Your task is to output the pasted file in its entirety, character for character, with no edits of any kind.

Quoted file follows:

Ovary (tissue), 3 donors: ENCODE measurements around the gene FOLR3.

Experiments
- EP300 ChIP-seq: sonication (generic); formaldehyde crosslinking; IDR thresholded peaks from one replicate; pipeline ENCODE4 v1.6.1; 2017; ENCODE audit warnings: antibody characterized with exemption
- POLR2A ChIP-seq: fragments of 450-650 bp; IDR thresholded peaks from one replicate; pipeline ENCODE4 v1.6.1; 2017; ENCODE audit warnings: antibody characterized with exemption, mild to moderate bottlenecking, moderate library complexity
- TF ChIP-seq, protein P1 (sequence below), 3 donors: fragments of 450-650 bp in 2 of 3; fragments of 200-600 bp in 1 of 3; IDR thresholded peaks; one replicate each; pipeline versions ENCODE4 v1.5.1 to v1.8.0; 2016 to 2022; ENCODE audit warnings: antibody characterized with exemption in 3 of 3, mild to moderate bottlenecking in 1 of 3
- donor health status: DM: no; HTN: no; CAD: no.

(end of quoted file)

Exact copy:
Ovary (tissue), 3 donors: ENCODE measurements around the gene FOLR3.

Experiments
- EP300 ChIP-seq: sonication (generic); formaldehyde crosslinking; IDR thresholded peaks from one replicate; pipeline ENCODE4 v1.6.1; 2017; ENCODE audit warnings: antibody characterized with exemption
- POLR2A ChIP-seq: fragments of 450-650 bp; IDR thresholded peaks from one replicate; pipeline ENCODE4 v1.6.1; 2017; ENCODE audit warnings: antibody characterized with exemption, mild to moderate bottlenecking, moderate library complexity
- TF ChIP-seq, protein P1 (sequence below), 3 donors: fragments of 450-650 bp in 2 of 3; fragments of 200-600 bp in 1 of 3; IDR thresholded peaks; one replicate each; pipeline versions ENCODE4 v1.5.1 to v1.8.0; 2016 to 2022; ENCODE audit warnings: antibody characterized with exemption in 3 of 3, mild to moderate bottlenecking in 1 of 3
- donor health status: DM: no; HTN: no; CAD: no.